Katie Arrington, the Trump-endorsed candidate hoping to usurp Rep. Nancy Mace (R-SC), used her only primary debate to slam the incumbent for voting to certify the 2020 election results and for working with congressional Democrats.
Arrington, who won the Republican nomination for South Carolina‘s Charleston-anchored 1st Congressional District in 2018 before losing the general election that year to Democrat Joe Cunningham, chided Mace for teaming up with members of the Left, who she said have “lost their mind.”
“She turned her back on President Trump, and that is not what a conservative does,” Arrington said. “She read the room wrong. She thought this district was a moderate district, and we are not.”
The hourlong debate was dramatic from the start, opening with the withdrawal of Lynz Piper-Loomis, the third major Republican in the race. Piper-Loomis endorsed Arrington, hugged her, and left the stage.
The fieriest clash came toward the end when Mace broached allegations that Arrington had disclosed classified information in 2021, when she was the Pentagon’s chief information security officer in the acquisition and sustainment office.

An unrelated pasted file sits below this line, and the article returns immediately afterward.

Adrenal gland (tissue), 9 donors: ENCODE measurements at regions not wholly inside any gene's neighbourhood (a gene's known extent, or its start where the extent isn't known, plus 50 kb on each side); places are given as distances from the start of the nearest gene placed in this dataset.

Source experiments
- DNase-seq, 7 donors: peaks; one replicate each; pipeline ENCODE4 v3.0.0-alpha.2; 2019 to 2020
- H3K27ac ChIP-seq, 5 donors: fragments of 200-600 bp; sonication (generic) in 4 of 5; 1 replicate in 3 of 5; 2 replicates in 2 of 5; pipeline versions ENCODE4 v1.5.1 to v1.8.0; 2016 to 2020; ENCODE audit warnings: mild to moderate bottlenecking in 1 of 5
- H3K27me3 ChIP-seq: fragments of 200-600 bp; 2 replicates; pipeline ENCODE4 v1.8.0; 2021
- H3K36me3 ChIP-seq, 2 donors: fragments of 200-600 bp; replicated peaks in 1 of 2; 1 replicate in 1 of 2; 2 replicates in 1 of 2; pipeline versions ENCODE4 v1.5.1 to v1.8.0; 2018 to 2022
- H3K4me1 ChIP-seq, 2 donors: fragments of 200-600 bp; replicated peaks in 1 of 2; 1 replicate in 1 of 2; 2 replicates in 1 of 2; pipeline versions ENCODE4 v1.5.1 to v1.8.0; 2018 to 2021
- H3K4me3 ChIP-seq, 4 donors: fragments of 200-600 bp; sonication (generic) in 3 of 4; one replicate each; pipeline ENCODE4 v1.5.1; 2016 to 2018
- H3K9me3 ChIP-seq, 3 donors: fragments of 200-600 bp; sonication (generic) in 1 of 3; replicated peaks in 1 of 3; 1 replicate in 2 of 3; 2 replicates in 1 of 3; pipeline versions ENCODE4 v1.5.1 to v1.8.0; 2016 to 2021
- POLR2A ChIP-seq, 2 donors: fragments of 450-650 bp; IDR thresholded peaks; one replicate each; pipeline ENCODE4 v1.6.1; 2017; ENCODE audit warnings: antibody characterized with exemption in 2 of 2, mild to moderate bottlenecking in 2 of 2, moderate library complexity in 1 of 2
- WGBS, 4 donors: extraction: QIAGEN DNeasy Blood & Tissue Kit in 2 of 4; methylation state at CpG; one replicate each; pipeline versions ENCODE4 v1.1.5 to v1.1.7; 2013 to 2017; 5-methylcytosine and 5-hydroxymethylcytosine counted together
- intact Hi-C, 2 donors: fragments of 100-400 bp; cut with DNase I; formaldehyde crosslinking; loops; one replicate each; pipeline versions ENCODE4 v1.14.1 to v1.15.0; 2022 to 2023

“Everything she said is a lie,” Arrington said.
“You’re the liar,” a crowd member yelled.
“I’ve got the receipts,” Mace replied.
Throughout the debate, Arrington reiterated her opposition to critical race theory being taught in classrooms and children being “indoctrinated” by “the transgender agenda” and called for the abolition of the federal Department of Education.
Mace also underscored her general election success, in particular her victory over Cunningham in 2020.
“I know how to keep this seat Republican because I won this seat back for Republicans in November of 2020, and come hell or high water, I’m going to keep this seat in Republican hands in November,” Mace said.
That did not stop Arrington from pressing Mace on the delay in introducing her “Penny Plan,” an attempt to balance the federal budget, and her backing of animal rights bills, including protecting pandas.
“Her platform … is almost a Democrat’s platform,” Arrington said. “You can say you’re a fiscal conservative, but then you act like a liberal or a RINO. And that is not what we need in this district.”
The South Carolina primaries are set for June 14.